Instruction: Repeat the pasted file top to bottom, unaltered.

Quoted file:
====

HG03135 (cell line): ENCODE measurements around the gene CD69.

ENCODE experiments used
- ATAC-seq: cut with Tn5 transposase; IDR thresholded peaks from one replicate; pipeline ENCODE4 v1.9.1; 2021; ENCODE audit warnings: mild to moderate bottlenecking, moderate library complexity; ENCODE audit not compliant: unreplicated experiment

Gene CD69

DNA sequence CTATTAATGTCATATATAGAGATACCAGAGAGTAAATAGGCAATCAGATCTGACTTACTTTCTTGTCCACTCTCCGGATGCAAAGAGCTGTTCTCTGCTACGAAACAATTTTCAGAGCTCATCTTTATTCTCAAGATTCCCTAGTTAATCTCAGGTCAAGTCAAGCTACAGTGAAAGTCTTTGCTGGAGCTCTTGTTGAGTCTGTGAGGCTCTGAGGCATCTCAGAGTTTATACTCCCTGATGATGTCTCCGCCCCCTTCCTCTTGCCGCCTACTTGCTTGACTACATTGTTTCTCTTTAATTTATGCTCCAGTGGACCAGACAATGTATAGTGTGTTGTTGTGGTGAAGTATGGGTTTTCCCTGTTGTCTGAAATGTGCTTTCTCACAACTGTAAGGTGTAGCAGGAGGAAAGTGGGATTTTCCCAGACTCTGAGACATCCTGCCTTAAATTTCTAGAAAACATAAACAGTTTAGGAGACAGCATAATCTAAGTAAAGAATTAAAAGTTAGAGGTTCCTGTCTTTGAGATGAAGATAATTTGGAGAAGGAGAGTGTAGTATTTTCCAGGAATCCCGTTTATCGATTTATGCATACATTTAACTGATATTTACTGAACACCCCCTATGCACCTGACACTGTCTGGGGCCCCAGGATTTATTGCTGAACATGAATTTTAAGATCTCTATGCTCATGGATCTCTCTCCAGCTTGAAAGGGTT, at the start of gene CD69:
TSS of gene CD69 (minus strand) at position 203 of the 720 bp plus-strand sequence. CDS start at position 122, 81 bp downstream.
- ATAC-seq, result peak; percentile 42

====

HG03135 (cell line): ENCODE measurements around the gene CD69.

ENCODE experiments used
- ATAC-seq: cut with Tn5 transposase; IDR thresholded peaks from one replicate; pipeline ENCODE4 v1.9.1; 2021; ENCODE audit warnings: mild to moderate bottlenecking, moderate library complexity; ENCODE audit not compliant: unreplicated experiment

Gene CD69

DNA sequence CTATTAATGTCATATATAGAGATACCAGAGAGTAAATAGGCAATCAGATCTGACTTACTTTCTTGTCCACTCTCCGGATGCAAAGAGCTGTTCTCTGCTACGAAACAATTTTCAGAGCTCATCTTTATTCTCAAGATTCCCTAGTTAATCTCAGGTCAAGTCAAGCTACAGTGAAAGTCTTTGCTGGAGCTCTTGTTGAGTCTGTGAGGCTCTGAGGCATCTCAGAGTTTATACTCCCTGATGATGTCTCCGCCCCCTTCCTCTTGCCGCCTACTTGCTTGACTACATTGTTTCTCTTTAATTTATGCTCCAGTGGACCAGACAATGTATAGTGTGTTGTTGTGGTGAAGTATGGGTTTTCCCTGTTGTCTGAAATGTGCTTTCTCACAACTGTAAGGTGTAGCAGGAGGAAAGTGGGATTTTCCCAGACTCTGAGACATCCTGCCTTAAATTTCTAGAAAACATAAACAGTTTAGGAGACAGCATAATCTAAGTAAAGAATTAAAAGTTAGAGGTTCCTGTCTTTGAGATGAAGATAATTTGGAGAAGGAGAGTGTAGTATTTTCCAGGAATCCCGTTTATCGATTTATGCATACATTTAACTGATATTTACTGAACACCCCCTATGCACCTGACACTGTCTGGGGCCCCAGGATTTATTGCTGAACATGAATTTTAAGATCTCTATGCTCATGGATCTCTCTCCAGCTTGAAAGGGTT, at the start of gene CD69:
TSS of gene CD69 (minus strand) at position 203 of the 720 bp plus-strand sequence. CDS start at position 122, 81 bp downstream.
- ATAC-seq, result peak; percentile 42